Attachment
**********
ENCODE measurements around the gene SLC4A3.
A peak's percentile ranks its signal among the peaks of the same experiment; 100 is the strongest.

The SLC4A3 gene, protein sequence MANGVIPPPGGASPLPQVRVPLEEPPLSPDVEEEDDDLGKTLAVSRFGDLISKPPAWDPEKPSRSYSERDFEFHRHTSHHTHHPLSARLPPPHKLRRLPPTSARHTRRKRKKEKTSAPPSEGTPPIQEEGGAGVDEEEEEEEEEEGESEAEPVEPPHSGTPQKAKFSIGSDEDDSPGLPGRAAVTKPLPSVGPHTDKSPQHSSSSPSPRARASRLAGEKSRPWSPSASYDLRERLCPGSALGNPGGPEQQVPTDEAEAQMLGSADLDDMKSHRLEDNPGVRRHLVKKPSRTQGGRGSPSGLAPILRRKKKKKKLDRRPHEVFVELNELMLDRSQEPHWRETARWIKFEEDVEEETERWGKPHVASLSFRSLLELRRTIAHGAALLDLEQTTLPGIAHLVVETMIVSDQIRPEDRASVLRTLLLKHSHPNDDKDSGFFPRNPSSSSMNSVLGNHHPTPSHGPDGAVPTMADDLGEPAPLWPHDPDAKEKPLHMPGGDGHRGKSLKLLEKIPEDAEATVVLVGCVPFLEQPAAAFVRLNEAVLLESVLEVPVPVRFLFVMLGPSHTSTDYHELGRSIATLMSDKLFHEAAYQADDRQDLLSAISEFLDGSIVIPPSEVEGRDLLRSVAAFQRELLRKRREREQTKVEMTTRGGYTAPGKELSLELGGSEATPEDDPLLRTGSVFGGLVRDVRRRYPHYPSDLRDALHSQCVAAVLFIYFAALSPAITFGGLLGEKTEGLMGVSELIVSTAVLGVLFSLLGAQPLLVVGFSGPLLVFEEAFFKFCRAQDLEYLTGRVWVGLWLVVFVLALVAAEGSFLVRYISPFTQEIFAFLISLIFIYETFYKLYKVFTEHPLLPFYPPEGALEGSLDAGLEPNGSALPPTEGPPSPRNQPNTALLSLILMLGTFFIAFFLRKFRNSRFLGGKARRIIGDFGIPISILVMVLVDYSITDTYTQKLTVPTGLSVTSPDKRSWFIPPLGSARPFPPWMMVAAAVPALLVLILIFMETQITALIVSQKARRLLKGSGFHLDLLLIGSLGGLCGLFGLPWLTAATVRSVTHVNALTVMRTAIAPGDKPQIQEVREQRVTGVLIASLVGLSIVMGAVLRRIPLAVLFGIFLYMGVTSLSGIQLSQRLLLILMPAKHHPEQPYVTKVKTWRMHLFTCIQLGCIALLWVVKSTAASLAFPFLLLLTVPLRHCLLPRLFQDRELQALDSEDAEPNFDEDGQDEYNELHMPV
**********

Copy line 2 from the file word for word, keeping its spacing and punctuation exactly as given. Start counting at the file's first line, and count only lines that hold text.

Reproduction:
A peak's percentile ranks its signal among the peaks of the same experiment; 100 is the strongest.